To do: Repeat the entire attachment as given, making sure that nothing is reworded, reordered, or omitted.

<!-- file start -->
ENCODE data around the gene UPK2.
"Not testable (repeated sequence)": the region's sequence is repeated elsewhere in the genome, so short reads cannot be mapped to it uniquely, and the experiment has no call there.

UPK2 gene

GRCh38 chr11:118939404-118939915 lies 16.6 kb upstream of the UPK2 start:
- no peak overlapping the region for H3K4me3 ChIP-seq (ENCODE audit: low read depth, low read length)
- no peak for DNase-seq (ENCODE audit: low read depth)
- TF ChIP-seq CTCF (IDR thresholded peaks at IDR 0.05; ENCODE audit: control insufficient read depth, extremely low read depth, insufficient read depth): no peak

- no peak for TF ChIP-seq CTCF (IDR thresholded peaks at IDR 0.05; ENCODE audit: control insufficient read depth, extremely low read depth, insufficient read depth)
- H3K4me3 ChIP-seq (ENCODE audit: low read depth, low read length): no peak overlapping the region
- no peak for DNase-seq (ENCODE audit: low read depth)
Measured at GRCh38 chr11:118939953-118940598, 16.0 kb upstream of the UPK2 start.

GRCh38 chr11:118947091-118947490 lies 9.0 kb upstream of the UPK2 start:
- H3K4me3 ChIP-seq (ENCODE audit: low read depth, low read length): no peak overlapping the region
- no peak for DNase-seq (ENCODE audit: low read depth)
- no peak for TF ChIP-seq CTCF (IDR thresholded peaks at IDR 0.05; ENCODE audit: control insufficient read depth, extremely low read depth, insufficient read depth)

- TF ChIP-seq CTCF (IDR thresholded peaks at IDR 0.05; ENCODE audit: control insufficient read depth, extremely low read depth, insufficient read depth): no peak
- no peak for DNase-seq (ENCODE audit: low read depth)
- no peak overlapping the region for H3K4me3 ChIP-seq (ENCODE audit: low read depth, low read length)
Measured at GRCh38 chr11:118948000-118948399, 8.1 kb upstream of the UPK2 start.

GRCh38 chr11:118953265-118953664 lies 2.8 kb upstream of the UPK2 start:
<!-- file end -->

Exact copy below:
ENCODE data around the gene UPK2.
"Not testable (repeated sequence)": the region's sequence is repeated elsewhere in the genome, so short reads cannot be mapped to it uniquely, and the experiment has no call there.

UPK2 gene

GRCh38 chr11:118939404-118939915 lies 16.6 kb upstream of the UPK2 start:
- no peak overlapping the region for H3K4me3 ChIP-seq (ENCODE audit: low read depth, low read length)
- no peak for DNase-seq (ENCODE audit: low read depth)
- TF ChIP-seq CTCF (IDR thresholded peaks at IDR 0.05; ENCODE audit: control insufficient read depth, extremely low read depth, insufficient read depth): no peak

- no peak for TF ChIP-seq CTCF (IDR thresholded peaks at IDR 0.05; ENCODE audit: control insufficient read depth, extremely low read depth, insufficient read depth)
- H3K4me3 ChIP-seq (ENCODE audit: low read depth, low read length): no peak overlapping the region
- no peak for DNase-seq (ENCODE audit: low read depth)
Measured at GRCh38 chr11:118939953-118940598, 16.0 kb upstream of the UPK2 start.

GRCh38 chr11:118947091-118947490 lies 9.0 kb upstream of the UPK2 start:
- H3K4me3 ChIP-seq (ENCODE audit: low read depth, low read length): no peak overlapping the region
- no peak for DNase-seq (ENCODE audit: low read depth)
- no peak for TF ChIP-seq CTCF (IDR thresholded peaks at IDR 0.05; ENCODE audit: control insufficient read depth, extremely low read depth, insufficient read depth)

- TF ChIP-seq CTCF (IDR thresholded peaks at IDR 0.05; ENCODE audit: control insufficient read depth, extremely low read depth, insufficient read depth): no peak
- no peak for DNase-seq (ENCODE audit: low read depth)
- no peak overlapping the region for H3K4me3 ChIP-seq (ENCODE audit: low read depth, low read length)
Measured at GRCh38 chr11:118948000-118948399, 8.1 kb upstream of the UPK2 start.

GRCh38 chr11:118953265-118953664 lies 2.8 kb upstream of the UPK2 start: